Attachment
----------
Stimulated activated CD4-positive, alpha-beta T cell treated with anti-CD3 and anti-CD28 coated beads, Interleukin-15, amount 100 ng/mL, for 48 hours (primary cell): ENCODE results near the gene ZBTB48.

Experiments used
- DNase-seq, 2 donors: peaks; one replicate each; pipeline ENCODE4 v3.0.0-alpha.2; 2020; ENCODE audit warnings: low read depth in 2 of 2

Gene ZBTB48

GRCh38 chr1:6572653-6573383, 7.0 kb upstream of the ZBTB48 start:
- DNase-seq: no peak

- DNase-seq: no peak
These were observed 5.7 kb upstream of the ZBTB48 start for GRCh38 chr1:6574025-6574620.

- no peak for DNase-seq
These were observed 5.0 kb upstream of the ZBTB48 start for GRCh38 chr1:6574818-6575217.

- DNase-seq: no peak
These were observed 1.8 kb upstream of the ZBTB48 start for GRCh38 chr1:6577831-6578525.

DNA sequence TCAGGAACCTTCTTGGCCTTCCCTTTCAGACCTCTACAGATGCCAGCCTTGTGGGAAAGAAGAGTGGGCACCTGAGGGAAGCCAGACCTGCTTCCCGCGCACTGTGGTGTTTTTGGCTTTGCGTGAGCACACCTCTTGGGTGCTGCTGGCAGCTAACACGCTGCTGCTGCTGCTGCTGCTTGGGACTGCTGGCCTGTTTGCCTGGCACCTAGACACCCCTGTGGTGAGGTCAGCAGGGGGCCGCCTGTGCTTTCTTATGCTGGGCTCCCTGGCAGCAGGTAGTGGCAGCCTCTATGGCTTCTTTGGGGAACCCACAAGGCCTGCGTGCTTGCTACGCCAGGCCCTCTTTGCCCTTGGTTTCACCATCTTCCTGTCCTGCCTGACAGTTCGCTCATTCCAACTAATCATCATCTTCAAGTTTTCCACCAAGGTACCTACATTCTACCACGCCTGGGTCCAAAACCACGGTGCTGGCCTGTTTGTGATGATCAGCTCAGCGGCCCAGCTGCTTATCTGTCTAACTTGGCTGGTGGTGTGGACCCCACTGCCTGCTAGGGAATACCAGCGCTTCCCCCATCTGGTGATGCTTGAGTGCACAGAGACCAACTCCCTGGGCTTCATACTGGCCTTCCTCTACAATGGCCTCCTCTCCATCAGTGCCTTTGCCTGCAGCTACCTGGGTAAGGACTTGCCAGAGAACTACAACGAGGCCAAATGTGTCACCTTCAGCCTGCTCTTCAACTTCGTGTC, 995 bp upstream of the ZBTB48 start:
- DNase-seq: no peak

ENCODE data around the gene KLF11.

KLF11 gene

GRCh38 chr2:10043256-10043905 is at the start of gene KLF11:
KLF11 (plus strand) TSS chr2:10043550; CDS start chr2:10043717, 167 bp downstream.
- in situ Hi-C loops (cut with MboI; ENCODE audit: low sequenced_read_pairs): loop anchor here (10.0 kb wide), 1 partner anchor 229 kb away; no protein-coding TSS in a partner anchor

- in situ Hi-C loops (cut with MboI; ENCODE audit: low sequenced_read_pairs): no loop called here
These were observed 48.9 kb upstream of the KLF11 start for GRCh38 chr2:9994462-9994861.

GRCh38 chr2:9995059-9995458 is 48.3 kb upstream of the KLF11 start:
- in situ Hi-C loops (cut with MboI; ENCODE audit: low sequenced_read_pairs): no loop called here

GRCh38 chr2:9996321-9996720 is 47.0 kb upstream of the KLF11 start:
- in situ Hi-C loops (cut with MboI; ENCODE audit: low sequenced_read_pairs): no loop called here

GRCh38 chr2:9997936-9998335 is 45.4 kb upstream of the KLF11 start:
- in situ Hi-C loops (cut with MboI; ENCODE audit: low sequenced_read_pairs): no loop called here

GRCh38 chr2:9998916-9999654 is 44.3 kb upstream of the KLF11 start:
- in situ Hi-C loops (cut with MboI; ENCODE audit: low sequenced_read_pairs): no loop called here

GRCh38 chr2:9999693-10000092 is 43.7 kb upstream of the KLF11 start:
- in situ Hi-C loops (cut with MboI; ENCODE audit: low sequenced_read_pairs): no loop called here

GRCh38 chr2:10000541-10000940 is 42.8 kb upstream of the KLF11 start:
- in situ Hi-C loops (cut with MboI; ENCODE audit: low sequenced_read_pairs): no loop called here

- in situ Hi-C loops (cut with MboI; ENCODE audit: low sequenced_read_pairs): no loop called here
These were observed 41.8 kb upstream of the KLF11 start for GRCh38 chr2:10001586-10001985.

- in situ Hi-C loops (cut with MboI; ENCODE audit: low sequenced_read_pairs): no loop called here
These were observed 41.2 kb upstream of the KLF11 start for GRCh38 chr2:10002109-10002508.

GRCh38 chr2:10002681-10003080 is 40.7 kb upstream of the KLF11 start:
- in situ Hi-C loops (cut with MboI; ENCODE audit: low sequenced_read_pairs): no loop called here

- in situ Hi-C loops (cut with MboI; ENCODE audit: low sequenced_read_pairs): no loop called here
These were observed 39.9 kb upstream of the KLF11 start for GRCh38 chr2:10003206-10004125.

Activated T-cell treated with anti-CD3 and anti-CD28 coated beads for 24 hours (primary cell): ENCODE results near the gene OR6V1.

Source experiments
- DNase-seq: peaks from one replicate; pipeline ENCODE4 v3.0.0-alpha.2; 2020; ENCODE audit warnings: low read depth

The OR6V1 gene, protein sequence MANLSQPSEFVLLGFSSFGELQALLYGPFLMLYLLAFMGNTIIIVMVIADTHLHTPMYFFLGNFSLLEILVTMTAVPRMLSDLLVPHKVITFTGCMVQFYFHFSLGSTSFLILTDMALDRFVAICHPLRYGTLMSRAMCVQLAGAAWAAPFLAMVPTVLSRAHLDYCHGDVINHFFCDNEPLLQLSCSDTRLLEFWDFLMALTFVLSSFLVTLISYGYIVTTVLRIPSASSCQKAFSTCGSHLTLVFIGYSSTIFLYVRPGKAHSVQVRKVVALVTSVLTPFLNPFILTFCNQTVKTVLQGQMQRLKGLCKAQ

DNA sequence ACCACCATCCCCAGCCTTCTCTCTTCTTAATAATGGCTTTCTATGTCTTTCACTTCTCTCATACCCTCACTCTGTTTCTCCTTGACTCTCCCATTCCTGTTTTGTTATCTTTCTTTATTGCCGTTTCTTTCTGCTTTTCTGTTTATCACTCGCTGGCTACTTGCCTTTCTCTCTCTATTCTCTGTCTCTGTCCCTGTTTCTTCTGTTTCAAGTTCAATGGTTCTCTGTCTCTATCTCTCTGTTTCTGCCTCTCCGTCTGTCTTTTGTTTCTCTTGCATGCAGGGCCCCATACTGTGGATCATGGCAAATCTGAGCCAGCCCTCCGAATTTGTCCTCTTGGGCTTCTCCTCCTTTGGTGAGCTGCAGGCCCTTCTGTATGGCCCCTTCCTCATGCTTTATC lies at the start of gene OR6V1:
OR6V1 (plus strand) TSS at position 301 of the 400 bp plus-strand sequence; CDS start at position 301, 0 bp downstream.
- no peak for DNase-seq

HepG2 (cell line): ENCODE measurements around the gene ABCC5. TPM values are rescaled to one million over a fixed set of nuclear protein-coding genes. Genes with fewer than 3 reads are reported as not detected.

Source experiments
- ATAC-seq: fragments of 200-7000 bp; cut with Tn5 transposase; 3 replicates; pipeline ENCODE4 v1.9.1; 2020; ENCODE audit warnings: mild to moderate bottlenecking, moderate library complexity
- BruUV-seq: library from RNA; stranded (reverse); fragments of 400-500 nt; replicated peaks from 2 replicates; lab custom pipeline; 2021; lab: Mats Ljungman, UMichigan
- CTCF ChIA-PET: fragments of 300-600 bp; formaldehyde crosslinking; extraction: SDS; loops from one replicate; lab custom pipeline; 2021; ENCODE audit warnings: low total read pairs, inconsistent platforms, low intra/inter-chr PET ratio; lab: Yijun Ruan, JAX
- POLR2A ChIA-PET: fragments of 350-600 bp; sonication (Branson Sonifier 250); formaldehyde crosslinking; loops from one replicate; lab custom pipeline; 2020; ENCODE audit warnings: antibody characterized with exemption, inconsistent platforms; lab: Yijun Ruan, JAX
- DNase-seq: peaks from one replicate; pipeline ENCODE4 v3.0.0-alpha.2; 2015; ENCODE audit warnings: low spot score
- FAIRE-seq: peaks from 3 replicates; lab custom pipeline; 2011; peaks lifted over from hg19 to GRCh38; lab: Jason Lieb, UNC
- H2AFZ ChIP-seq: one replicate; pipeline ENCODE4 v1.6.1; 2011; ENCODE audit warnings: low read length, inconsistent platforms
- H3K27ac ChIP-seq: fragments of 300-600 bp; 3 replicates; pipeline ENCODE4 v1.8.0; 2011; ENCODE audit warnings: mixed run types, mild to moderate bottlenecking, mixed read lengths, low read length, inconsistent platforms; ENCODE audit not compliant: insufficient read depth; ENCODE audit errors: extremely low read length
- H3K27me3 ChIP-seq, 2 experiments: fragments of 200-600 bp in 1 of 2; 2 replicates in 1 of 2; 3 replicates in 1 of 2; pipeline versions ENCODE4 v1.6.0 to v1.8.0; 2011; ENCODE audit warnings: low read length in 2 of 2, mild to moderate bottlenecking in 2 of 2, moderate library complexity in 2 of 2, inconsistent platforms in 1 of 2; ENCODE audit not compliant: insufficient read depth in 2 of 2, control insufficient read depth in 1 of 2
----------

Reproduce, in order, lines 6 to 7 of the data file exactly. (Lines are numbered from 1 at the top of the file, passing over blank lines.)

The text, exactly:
- DNase-seq: no peak

- DNase-seq: no peak